See Table TableIVIV for a description of the strains. Transformation of N.gonorrhoeae was performed essentially as described by Freitag et al. (1995). Since recA is under the control of the plac promoter in N400 and its derivatives, isopropyl-β-d-thiogalactopyranoside (IPTG) was used to induce the transient expression of RecA during transformation. Strain C101, which is diploid for ssrANg, was generated by transforming N400 with pGCtm and selecting for kanamycin-resistant transformants. Since the bacterium does not support replication of this plasmid (Drake et al., 1997), stable transformants will only be formed if the plasmid integrates into the gonococcal chromosome. Strain C102 was constructed by allelic replacement of the iga gene with the iga::ssrAEc allele by transforming the iga::ssrAEc fragment released from pIGA::ssrAEc into the N400 strain and selecting for erythromycin-resistant transformants (Figure (Figure6A).6A). C104, ssrANg/ssrAEc, was made by transforming the genomic DNA of C103 into N400 and isolating erythromycin-resistant colonies. C105 was constructed from C103 by replacing the ssrANg::cat allele with the wild-type ssrANg allele. C103 cells were placed on Gc plain plates (no antibiotics added) pre-impregnated with IPTG to induce RecA expression, then a drop of pGCtm DNA solution was placed on the bacteria. Bacteria from the pGCtm DNA-treated area were transferred to fresh Gc plain plates to isolate single colonies. Colonies were tested for growth on Gc plain plates and Gc plates containing chloramphenicol. Colonies that had become sensitive to chloramphenicol were tested by PCR to determine if the wild-type ssrANg allele had replaced the ssrANg::cat allele.

Construction of ssrANg mutant alleles

Mutant ssrANg alleles were constructed using splicing by overlap extension (SOE) (Horton et al., 1989). The following are brief descriptions of the GCtm variants (nucleotide numbering is based on the sequence of the deduced mature tmRNA). (i) ssrANg/UG has nucleotide substitutions that change the G:U base pair at the acceptor stem of tmRNA and a substitution that eliminates a StyI restriction site near the 5′ terminus of the ssrANg gene. The UG change was engineered by two substitutions, G3T and T357G. The StyI change, five nucleotides away from the G3T substitution, was engineered by a nucleotide substitution at position 10 (a change in the recognition site from CCTTGG to CGTTGG) (Figure (Figure4).4). (ii) ssrANg/ochre has a nucleotide substitution that changes the fourth codon of the putative tagging sequence (GAA) to a nonsense codon (TAA) (Figure (Figure4).4). (iii) ssrANg/DD has nucleotide substitutions that change codons 9 and 10 of the putative tagging sequences from alanine codons (GCA and GCT) to aspartic acid codons (GAC and GAT) (Figure (Figure4).4). The GCtm variants with changes in the tagging sequence also have a substitution at nucleotide 13 of the tagging sequence that introduces a HindIII site (Figure (Figure4).4). The changes creating the HindIII or eliminating the StyI sites do not affect tmRNA function; tmRNA expressed from genes having one or the other of those changes supported λimmP22hy25 growth in E.coli and N.gonorrhoeae growth (Tables (TablesII and andIIII).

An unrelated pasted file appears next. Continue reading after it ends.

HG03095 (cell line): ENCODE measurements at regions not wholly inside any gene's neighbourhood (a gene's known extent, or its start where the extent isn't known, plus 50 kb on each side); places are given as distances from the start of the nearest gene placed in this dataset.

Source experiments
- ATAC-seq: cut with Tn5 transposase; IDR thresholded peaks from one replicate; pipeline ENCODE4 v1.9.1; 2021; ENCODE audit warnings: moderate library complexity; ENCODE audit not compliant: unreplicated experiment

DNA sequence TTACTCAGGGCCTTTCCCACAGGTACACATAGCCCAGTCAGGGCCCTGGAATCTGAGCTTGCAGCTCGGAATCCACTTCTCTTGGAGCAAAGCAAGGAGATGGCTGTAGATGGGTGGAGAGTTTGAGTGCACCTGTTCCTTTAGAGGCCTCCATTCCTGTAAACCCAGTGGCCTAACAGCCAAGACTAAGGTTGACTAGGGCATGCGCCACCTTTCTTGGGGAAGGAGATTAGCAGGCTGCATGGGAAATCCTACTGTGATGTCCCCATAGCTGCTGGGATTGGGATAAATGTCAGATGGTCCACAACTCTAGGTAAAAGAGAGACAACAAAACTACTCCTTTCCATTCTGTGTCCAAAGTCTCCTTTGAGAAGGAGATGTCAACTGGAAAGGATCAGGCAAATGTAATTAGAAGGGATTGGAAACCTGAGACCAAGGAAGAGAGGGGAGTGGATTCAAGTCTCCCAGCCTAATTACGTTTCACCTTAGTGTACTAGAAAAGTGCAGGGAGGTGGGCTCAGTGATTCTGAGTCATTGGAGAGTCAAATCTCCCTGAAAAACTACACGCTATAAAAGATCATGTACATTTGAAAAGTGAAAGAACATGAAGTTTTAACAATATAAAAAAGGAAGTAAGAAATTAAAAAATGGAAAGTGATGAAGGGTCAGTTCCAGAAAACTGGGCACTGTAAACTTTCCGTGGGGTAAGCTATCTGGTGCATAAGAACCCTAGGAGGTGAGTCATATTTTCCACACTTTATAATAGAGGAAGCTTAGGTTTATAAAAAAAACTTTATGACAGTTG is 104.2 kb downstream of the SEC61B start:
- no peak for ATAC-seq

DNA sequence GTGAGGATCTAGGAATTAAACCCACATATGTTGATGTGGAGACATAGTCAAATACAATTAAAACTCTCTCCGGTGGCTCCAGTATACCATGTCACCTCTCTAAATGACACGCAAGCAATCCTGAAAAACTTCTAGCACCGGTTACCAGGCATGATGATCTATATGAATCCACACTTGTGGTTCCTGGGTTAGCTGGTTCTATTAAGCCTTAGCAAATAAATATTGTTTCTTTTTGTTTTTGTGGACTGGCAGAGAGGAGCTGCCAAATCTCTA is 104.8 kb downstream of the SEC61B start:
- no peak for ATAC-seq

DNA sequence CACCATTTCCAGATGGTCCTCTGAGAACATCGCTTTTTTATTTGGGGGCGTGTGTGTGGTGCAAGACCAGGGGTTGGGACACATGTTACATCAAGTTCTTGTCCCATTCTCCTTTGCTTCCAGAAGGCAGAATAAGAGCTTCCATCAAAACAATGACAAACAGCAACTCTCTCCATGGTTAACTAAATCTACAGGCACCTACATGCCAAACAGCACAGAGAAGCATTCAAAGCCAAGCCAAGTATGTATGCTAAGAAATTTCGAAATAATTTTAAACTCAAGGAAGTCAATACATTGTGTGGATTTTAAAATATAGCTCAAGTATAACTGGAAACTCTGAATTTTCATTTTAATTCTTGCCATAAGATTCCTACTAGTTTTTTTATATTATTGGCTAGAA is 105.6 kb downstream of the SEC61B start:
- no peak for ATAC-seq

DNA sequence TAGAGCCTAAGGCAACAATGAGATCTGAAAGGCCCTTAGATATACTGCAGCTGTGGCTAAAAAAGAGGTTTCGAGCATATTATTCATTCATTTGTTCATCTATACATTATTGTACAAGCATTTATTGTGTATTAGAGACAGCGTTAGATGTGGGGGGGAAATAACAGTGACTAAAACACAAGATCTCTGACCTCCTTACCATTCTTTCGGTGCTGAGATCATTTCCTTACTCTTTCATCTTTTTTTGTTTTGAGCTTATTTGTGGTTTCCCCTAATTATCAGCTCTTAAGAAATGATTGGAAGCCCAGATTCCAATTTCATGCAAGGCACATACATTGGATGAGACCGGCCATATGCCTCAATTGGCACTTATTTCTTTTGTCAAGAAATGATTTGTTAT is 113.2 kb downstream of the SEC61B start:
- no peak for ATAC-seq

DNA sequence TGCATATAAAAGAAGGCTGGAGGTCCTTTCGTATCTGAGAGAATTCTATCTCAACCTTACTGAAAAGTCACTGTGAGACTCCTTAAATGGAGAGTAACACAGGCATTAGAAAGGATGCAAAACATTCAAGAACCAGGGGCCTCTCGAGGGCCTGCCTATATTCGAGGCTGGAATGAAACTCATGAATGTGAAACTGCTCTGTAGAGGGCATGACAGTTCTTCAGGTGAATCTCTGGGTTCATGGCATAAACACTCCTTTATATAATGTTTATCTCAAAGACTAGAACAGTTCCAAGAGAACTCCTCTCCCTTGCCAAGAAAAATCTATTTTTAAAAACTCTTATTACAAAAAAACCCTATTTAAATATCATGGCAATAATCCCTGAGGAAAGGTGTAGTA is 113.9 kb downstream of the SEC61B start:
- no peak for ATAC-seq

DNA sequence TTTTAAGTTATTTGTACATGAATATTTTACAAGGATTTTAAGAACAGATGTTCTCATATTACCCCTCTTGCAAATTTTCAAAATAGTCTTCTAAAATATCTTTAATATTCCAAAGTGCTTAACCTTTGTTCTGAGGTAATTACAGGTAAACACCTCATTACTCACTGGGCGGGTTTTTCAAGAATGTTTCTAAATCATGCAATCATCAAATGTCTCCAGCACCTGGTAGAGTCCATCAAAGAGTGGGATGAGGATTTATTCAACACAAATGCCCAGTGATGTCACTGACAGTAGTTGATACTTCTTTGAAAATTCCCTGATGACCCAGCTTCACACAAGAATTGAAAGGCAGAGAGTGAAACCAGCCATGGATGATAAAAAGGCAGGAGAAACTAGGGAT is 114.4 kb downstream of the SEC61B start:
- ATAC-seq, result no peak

The C7 DNA used as template in the PCRs has the m–Tncm insertion located immediately downstream of ssrANg (Figure (Figure3).3). Chloramphenicol resistance conferred by the transposon facilitated selection of allelic replacements. Cmr transformants were screened for the appropriate allelic replacement by restriction enzyme analysis of PCR products. DNA sequencing was employed to establish conclusively that the appropriate allelic replacement had occurred.

Acknowledgements

The authors thank Drs Victor DiRita, Frederick Neidhardt and Michele Swanson for helpful comments. This work was supported by Public Health Service Grant AI11459-10 (to D.I.F.), Public Health Service Grant A127837 (to J.M.K.) and GCRG Grant M01-RR0042 for sequence analysis (to University of Michigan). M.W. and J.W. acknowledge support from NIH training grant 2 T32 GM07315.